Dr Busiswa Ndaba and me

According to the United Nations reports still only 30% of researches worldwide are women. In South Africa, an impressive 40% of women are in STEMI fields. The NRF boasts itself for funding more than 50% of females researchers and postgrad and postdoctoral level. These are amazing statistics in comparison to other countries. However, the NRF also reports that approximately 6% of these female researchers are in senior technical or managerial positions. I believe that currently, this is the major challenge to transformation in the science field in South Africa. What makes female researchers leave academia? What hinders female research from being NRF-rated scientists? It is only when we are able to tackle these questions that we will achieve equal gender representation in all spheres.

From my personal academic journey and interactions with students through education outreach activities, these are some of the factors that stood out for me:

The most important factor is that one cannot become what their mind cannot conceive. Quality education for all is essential, we cannot be encouraging learners to be chemists when lab equipment is nothing but theory to them.  In as much as South Africa has all these great initiatives they mostly target schools in urban areas, we need them to spread even to the most isolated schools in rural areas. It was promising to hear the minister of finance, in the 2020 budget speech, mention an allocated budget for introducing robotics at elementary school.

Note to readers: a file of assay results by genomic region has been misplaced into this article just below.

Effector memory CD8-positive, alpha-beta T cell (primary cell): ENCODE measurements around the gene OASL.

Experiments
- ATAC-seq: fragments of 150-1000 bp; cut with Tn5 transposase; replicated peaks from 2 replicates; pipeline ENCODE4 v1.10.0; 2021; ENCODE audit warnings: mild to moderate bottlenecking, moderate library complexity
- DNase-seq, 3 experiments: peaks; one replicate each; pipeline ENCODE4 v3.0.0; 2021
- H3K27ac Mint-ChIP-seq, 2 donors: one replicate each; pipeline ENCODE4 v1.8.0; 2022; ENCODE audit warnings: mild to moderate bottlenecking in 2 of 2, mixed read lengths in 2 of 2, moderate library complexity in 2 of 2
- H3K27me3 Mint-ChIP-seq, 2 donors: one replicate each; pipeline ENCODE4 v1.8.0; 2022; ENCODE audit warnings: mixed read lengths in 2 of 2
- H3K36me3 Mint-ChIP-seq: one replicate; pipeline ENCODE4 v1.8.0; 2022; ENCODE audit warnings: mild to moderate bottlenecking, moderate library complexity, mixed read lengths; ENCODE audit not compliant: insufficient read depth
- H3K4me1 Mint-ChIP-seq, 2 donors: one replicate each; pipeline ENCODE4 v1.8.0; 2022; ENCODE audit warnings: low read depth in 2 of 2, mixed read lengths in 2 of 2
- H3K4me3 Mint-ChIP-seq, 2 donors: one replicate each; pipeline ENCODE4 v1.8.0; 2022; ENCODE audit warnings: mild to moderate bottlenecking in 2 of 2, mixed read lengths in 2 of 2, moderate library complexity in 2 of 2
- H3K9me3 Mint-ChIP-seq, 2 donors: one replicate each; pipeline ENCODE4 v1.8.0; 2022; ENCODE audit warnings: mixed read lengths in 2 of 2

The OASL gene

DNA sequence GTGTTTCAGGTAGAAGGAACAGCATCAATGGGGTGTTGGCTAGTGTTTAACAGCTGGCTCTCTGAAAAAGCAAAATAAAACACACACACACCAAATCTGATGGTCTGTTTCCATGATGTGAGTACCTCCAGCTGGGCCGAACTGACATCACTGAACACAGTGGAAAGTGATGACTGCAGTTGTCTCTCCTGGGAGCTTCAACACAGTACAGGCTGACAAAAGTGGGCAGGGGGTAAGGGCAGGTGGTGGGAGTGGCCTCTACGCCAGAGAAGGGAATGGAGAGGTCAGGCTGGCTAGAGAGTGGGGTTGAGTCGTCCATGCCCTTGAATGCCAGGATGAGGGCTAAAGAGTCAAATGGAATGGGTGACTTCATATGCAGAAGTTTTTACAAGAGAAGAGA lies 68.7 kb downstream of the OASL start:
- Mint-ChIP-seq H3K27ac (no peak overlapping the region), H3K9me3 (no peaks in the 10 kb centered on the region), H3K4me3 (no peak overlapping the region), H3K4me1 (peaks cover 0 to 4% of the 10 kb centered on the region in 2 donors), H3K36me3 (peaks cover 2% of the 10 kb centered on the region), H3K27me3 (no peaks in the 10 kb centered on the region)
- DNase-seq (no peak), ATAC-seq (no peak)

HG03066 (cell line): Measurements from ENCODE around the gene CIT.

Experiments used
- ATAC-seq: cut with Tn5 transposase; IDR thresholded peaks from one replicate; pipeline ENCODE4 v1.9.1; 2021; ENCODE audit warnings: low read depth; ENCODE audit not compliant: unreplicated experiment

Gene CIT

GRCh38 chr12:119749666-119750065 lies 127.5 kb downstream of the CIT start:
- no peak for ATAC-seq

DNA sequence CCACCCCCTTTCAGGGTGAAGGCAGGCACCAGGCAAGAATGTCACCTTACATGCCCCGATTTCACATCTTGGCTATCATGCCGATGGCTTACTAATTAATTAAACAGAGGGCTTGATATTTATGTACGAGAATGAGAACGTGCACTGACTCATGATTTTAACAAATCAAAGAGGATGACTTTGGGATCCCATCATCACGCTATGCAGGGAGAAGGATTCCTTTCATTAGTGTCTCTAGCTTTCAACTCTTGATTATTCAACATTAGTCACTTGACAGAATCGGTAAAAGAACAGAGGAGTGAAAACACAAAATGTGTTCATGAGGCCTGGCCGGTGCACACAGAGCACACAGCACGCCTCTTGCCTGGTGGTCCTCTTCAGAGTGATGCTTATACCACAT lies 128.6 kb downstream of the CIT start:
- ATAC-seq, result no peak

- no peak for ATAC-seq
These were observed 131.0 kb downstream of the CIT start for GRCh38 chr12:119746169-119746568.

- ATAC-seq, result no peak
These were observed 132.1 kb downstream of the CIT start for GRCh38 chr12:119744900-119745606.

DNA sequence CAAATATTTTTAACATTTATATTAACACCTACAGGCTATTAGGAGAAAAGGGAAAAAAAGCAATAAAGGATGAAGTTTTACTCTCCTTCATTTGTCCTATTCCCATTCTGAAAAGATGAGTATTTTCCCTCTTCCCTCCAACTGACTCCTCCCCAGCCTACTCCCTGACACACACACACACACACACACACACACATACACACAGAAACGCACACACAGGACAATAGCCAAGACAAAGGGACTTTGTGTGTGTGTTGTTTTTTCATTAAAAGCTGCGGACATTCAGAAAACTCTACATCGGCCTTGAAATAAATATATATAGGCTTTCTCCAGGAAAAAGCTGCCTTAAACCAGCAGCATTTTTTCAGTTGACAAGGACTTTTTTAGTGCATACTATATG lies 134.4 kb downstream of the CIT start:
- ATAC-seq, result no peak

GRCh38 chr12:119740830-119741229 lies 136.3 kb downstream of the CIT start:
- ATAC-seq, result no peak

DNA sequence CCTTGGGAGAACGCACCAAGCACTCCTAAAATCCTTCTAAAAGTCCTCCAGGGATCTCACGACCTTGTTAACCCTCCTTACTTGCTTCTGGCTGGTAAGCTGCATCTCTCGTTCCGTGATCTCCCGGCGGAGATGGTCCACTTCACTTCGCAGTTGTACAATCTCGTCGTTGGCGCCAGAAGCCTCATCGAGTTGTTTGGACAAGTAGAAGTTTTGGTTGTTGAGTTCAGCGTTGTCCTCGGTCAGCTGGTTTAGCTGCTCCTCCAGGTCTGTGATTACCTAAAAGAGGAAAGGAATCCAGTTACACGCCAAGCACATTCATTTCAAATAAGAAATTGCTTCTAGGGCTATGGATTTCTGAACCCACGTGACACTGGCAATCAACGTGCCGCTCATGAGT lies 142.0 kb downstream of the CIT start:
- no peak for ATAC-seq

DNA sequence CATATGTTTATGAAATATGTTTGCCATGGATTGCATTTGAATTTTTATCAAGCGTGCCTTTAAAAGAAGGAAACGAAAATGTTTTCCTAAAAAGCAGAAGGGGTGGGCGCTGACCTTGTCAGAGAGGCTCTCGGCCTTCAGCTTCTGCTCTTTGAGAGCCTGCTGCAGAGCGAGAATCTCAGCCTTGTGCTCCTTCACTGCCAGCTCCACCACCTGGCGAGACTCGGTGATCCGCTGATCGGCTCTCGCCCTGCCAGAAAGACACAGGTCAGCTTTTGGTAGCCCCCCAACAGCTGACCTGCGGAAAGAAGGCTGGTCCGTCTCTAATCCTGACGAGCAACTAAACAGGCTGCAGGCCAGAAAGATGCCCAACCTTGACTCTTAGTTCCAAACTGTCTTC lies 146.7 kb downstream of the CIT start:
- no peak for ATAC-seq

With Nobel Laureate Donna Strickland

From a young age, we (especially girls) are taught to fear science (I still tremble at the memory of my High School physics teacher). Most high school students I interact with hate Maths and Physics, mainly because of how they are taught in school. Our society often tells girls that science ‘is not for them’. We need to change the stigma around science. Science is a fun, inclusive and creative subject, it is as cool as art, and hence it should be portrayed as such.

As a country, we need to be intentional when it comes to transformation. Women need to be in key decision making positions, drive policies that will lead to change. It is only women that know what is best for women. However, it is also essential that male colleagues are part of the dialogue. If we want to make academic spaces safe spaces for women, men need to be aware of the required behavioural changes and to be conscious of how diversity is not a threat but a conducive environment for success.